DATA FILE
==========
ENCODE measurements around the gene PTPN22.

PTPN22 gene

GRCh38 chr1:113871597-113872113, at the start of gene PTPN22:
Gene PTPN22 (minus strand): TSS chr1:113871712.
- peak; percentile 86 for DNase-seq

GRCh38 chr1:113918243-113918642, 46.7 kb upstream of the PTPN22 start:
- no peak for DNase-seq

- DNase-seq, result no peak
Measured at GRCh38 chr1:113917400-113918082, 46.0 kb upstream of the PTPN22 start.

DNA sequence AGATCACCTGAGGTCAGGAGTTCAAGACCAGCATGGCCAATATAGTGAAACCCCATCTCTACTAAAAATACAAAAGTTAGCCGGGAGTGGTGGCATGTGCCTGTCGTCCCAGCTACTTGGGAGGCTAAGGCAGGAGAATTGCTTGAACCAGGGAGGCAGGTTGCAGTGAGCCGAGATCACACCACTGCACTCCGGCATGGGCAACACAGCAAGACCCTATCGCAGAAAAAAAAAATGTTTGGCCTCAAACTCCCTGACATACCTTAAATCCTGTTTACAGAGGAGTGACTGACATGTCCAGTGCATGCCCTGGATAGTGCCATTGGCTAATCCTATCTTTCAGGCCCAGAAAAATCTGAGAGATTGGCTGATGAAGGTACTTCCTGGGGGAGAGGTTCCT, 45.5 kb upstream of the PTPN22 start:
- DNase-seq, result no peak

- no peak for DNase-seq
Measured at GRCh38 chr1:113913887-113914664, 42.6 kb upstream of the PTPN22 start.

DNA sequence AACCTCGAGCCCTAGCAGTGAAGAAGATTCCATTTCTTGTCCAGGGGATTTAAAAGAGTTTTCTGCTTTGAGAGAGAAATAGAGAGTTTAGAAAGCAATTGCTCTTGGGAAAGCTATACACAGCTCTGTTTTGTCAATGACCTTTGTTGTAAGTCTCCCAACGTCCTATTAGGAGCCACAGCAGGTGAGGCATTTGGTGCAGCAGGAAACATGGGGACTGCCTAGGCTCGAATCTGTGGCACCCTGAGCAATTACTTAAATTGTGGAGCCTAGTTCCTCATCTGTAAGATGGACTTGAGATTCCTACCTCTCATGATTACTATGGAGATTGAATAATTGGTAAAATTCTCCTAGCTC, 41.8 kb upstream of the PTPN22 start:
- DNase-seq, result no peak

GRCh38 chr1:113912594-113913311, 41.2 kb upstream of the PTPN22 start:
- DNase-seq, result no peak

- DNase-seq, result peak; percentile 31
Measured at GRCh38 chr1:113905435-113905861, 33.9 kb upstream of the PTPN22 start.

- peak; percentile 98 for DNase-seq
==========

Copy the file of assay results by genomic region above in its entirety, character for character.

ENCODE measurements around the gene PTPN22.

PTPN22 gene

GRCh38 chr1:113871597-113872113, at the start of gene PTPN22:
Gene PTPN22 (minus strand): TSS chr1:113871712.
- peak; percentile 86 for DNase-seq

GRCh38 chr1:113918243-113918642, 46.7 kb upstream of the PTPN22 start:
- no peak for DNase-seq

- DNase-seq, result no peak
Measured at GRCh38 chr1:113917400-113918082, 46.0 kb upstream of the PTPN22 start.

DNA sequence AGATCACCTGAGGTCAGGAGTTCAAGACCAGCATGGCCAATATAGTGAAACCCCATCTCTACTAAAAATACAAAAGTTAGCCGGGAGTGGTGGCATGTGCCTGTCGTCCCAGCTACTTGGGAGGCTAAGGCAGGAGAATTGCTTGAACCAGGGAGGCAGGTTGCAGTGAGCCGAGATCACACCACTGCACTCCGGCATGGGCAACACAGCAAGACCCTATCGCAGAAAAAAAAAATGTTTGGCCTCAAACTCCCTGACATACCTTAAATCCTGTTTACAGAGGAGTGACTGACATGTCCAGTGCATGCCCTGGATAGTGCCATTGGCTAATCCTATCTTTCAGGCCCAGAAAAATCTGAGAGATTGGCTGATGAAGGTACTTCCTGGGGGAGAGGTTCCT, 45.5 kb upstream of the PTPN22 start:
- DNase-seq, result no peak

- no peak for DNase-seq
Measured at GRCh38 chr1:113913887-113914664, 42.6 kb upstream of the PTPN22 start.

DNA sequence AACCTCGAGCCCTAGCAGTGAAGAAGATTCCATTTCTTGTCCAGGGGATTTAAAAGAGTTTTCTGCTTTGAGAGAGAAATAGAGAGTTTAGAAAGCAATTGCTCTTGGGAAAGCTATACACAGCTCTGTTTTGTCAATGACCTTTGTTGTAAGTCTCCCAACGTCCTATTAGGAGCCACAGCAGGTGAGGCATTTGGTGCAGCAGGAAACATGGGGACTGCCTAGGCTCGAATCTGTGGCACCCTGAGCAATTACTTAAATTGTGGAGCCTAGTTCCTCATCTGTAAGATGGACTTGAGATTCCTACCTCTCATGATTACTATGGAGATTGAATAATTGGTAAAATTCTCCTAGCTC, 41.8 kb upstream of the PTPN22 start:
- DNase-seq, result no peak

GRCh38 chr1:113912594-113913311, 41.2 kb upstream of the PTPN22 start:
- DNase-seq, result no peak

- DNase-seq, result peak; percentile 31
Measured at GRCh38 chr1:113905435-113905861, 33.9 kb upstream of the PTPN22 start.

- peak; percentile 98 for DNase-seq